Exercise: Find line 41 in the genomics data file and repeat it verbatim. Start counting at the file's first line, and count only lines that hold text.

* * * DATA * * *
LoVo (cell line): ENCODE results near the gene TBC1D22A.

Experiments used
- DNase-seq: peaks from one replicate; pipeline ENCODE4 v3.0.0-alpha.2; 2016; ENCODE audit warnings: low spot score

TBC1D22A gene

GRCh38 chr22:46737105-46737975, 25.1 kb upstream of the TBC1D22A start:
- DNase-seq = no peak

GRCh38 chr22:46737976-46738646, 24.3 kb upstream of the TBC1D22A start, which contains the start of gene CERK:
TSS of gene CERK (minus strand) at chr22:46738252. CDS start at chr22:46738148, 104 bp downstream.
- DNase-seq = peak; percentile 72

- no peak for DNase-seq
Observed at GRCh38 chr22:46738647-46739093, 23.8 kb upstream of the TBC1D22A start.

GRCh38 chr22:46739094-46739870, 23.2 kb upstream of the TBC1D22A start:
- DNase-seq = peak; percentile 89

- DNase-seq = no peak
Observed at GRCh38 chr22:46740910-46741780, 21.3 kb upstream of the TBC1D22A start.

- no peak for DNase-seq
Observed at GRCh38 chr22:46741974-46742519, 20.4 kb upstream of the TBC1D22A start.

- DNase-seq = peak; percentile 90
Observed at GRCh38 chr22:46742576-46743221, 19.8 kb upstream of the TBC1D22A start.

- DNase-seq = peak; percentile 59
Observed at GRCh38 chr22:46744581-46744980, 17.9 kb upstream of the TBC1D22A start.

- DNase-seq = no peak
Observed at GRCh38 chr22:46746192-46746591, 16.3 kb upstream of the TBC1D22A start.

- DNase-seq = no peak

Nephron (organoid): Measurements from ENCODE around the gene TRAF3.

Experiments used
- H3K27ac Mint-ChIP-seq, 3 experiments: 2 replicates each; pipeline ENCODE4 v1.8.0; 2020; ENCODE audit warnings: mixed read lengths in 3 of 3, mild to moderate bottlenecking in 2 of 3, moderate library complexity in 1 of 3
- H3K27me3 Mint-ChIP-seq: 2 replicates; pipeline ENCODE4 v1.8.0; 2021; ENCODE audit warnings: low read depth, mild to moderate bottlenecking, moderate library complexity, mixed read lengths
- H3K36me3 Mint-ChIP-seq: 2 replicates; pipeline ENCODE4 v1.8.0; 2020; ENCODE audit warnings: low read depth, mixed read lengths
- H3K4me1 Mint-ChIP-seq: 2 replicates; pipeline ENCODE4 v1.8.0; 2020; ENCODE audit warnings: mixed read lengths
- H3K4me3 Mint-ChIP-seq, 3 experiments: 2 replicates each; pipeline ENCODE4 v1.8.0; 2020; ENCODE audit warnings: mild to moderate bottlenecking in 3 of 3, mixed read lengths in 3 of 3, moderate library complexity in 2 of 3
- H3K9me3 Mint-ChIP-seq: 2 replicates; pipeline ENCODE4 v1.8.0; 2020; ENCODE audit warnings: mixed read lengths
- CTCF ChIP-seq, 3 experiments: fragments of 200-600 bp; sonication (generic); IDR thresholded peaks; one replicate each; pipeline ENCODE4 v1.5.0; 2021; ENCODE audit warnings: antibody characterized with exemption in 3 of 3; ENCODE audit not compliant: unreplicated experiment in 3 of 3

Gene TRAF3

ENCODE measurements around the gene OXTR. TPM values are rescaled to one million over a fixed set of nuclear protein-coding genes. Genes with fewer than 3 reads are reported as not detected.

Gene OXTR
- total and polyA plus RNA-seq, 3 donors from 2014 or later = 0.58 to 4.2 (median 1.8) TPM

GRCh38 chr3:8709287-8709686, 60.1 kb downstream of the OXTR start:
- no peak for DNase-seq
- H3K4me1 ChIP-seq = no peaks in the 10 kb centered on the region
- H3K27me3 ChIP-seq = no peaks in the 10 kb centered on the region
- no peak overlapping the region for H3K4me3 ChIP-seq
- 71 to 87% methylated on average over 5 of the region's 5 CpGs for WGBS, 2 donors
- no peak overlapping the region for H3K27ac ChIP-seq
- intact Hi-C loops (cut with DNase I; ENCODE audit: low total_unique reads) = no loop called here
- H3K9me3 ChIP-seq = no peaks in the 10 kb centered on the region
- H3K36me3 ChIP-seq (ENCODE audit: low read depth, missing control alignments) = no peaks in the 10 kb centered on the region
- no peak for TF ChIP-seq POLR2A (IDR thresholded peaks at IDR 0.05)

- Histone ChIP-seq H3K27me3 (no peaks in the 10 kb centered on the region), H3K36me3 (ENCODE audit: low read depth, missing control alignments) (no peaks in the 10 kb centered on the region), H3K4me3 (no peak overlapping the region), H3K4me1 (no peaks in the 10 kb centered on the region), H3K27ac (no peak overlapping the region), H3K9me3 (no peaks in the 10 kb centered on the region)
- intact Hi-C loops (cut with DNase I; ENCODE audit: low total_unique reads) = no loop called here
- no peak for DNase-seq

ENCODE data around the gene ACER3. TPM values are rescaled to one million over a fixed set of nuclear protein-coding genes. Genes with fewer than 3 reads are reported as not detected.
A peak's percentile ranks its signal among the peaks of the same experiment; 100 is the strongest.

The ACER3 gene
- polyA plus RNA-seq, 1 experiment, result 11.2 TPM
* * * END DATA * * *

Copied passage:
- H3K27me3 ChIP-seq = no peaks in the 10 kb centered on the region